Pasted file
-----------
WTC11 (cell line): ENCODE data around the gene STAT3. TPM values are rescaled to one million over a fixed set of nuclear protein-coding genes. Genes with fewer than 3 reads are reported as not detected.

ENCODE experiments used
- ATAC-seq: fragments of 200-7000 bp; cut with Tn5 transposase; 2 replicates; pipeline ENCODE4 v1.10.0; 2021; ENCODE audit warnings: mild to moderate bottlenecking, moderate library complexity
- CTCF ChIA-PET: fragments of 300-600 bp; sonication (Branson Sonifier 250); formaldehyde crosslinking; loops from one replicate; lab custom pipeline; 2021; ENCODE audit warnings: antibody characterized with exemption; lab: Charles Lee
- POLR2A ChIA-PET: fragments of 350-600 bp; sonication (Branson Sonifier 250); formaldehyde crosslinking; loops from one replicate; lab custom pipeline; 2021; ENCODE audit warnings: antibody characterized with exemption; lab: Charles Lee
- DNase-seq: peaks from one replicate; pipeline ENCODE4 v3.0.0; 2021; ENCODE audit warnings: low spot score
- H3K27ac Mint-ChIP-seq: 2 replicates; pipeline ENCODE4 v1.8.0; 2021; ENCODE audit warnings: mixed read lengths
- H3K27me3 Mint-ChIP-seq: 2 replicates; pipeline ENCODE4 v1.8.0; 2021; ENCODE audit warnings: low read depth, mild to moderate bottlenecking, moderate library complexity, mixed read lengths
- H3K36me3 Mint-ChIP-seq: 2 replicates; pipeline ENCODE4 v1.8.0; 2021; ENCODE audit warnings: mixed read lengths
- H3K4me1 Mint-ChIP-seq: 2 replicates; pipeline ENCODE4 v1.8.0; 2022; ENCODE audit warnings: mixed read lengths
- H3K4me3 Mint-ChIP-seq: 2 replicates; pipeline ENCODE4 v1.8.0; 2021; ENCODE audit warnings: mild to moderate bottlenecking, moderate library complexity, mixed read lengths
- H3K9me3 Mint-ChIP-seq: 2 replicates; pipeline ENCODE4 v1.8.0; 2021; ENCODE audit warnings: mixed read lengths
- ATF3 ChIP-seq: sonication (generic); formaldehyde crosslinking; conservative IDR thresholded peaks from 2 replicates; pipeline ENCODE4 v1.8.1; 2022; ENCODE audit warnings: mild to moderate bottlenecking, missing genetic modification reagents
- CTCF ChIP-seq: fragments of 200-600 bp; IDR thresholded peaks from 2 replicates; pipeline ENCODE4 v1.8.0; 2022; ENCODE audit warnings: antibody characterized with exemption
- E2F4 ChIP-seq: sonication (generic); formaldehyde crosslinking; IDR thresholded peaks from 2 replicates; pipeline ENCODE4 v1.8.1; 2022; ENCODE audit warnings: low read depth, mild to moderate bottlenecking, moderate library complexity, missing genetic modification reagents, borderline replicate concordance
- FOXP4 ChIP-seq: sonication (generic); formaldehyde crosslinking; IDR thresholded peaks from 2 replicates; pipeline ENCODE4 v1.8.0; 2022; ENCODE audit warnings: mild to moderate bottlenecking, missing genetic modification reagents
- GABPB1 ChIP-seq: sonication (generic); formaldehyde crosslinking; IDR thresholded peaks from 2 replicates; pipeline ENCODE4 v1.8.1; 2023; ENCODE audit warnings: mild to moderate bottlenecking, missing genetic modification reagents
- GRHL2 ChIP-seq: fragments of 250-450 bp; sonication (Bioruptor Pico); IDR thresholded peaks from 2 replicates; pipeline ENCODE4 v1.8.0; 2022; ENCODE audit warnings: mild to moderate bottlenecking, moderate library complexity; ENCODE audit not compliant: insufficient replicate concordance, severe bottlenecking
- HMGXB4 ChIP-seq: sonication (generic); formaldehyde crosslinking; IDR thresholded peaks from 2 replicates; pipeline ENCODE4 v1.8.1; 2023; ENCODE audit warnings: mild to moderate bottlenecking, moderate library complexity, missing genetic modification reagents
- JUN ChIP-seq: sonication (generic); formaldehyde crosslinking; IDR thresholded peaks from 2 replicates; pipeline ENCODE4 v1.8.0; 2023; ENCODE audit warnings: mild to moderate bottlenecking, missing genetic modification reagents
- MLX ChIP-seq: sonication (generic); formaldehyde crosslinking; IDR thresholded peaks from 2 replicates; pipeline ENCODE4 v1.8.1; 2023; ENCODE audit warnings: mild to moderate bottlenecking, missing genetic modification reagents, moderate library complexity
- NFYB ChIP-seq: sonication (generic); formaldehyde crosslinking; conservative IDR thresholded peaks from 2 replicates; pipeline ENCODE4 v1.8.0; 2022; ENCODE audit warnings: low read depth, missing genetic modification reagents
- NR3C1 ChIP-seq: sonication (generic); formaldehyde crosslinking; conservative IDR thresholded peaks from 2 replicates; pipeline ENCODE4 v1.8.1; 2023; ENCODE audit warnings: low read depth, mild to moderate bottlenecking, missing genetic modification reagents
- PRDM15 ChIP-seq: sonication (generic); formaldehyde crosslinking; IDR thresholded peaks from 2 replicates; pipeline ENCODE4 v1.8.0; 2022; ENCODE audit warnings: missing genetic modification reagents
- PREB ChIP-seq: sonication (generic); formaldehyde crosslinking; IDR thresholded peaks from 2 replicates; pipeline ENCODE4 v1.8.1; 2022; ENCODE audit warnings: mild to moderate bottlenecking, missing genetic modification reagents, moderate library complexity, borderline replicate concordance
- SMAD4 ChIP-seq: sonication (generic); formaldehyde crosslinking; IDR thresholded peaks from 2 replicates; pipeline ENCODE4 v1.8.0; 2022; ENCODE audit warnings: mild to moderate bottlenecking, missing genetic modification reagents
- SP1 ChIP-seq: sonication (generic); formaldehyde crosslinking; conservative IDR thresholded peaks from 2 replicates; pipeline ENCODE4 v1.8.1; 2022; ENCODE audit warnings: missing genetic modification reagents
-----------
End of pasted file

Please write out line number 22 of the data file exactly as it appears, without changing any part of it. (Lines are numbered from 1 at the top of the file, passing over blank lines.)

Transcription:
- NFYB ChIP-seq: sonication (generic); formaldehyde crosslinking; conservative IDR thresholded peaks from 2 replicates; pipeline ENCODE4 v1.8.0; 2022; ENCODE audit warnings: low read depth, missing genetic modification reagents